Florida’s beleaguered governor, Charlie Crist, has decided to bolt the Republican Party as the only way to continue his quest for the U.S. Senate. Tea Party darling Marco Rubio’s advantage has been “ideological purity,” much prized these days by conservatives who long for a new Ronald Reagan, conveniently forgetting that Reagan was as capable of choosing pragmatism over purity as any other successful leader. Crist, his critics say, is a chameleon, and can’t be trusted to stay in the conservative camp when the poll winds blow west.
Maybe. But what started the downfall for Crist, just months ago a rising star for the G.O.P., was his physical “embrace” of President Barack Obama last year when Obama came to Florida to stump for his stimulus package. It was symbolic, in part because Crist also “embraced” the stimulus package; it was also suggestive, as Rubio allies despicably used the video of the hug to fan rumors that Crist may be gay. The presidential squeeze by Crist has had an even more devastating effect on his image than the backlash suffered by entertainer Sammy Davis, Jr.’s following his infamous hug with President Richard Nixon.
Yet Governor Crist didn’t do anything wrong; in fact, what he did was 100% right. He treated the visiting Chief Executive with affection and respect. His conduct communicated nothing more than the proper attitude all elected officials, of any party or persuasion, owe to this or any President of the United States. He sent a message to Floridians that all Americans, whether they like or agree with the individual who has been duly elected, must respect the office.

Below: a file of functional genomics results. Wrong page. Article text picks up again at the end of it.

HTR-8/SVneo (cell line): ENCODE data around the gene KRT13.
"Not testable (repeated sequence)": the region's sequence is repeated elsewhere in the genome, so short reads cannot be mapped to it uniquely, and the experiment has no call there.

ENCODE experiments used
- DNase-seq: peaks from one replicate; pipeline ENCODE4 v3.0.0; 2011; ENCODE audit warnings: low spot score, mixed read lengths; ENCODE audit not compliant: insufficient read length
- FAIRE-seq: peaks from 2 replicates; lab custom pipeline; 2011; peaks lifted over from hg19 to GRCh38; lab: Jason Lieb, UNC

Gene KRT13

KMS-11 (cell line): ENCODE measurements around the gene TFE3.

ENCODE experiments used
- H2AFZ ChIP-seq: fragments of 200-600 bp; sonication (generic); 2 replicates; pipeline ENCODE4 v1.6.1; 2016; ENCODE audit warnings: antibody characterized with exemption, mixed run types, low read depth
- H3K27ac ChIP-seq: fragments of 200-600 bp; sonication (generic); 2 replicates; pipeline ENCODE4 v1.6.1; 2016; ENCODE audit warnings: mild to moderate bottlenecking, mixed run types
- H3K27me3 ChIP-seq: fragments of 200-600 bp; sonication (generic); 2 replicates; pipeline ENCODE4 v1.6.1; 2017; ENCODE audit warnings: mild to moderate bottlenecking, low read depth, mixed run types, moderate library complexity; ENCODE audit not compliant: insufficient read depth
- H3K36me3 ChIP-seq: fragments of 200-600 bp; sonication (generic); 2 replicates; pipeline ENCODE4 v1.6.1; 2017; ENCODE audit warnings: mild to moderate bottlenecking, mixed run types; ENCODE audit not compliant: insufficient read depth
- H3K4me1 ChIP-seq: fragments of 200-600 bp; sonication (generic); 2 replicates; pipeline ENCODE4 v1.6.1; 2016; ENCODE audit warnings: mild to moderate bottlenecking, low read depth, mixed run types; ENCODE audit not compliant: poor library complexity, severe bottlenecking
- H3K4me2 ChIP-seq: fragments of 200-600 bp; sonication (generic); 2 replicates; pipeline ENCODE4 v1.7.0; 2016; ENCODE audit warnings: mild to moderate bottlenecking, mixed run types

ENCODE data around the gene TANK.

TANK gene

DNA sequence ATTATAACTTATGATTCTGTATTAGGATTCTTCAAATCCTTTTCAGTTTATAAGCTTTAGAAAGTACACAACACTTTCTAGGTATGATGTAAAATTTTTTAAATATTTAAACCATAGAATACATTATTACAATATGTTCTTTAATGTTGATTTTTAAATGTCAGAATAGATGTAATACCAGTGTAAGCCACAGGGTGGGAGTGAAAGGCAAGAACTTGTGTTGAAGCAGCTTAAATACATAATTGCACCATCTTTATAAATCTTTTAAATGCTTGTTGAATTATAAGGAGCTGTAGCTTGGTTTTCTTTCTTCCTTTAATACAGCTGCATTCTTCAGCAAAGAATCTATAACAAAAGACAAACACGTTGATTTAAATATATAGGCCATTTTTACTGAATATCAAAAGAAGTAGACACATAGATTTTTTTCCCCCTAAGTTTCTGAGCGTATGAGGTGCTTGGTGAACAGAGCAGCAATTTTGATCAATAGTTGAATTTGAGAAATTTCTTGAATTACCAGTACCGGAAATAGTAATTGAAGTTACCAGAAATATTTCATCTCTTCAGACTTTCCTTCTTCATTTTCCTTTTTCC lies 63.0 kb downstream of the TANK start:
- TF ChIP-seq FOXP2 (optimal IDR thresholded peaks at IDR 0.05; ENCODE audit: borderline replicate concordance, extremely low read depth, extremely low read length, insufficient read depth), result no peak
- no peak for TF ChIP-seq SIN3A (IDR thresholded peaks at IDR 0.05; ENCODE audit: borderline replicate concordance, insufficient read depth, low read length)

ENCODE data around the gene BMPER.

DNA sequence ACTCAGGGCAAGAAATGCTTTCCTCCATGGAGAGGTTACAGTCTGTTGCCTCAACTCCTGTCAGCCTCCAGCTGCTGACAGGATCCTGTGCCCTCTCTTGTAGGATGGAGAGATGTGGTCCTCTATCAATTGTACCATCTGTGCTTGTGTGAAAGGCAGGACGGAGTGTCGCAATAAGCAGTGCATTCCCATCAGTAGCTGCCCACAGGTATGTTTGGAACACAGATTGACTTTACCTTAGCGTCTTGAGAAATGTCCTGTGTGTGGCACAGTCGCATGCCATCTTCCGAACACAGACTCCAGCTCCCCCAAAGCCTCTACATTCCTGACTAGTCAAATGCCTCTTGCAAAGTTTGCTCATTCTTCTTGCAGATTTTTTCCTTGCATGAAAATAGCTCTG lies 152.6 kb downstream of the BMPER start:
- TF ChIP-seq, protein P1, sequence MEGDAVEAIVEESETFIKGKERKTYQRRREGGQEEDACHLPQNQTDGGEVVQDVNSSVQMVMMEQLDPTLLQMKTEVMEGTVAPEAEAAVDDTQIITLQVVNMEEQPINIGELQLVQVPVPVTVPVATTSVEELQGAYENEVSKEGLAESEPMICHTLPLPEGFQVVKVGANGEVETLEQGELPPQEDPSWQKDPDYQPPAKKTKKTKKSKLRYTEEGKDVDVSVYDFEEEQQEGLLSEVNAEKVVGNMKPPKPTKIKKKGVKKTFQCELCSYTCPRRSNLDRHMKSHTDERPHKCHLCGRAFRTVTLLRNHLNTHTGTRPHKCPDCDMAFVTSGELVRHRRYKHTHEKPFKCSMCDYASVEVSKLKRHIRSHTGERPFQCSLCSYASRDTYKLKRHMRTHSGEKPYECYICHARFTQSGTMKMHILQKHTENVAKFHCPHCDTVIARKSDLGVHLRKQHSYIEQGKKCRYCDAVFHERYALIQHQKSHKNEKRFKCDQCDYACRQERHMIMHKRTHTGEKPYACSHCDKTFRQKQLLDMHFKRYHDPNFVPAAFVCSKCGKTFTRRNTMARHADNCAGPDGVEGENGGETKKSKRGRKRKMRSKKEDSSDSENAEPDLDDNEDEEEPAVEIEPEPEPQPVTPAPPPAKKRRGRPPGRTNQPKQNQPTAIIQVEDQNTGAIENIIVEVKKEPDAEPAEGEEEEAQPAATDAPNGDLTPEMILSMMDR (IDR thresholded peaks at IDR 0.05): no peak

If you watch the tape, you have to conclude that the criticism of Crist is absurd. Obama makes the first move, and Crist gracefully reciprocates. It is not really an embrace or a hug; it is more of a civil exchange of arm pats. What, exactly, would the Tea Party gang have wanted Crist to do? Snub him in public? Spit in Obama’s eye? Stick out his tongue?
That so many criticize the Governor of Florida for being friendly, civil and respectful to the President of the United States shows the larger civility problem in American politics and society generally. Crist, whatever his other faults, demonstrated that he is a statesman and a gentleman.
What does it say about his opponents that they believe these qualities disqualify him for the U.S. Senate? And what does it tell us about the Senate itself?